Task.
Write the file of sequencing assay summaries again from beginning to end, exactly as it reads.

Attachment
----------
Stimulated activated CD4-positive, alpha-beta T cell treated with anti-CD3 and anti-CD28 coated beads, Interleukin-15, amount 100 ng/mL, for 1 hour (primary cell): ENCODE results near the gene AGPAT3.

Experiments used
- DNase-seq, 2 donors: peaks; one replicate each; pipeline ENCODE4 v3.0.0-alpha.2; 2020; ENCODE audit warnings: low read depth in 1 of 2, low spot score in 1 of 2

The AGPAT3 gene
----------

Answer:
Stimulated activated CD4-positive, alpha-beta T cell treated with anti-CD3 and anti-CD28 coated beads, Interleukin-15, amount 100 ng/mL, for 1 hour (primary cell): ENCODE results near the gene AGPAT3.

Experiments used
- DNase-seq, 2 donors: peaks; one replicate each; pipeline ENCODE4 v3.0.0-alpha.2; 2020; ENCODE audit warnings: low read depth in 1 of 2, low spot score in 1 of 2

The AGPAT3 gene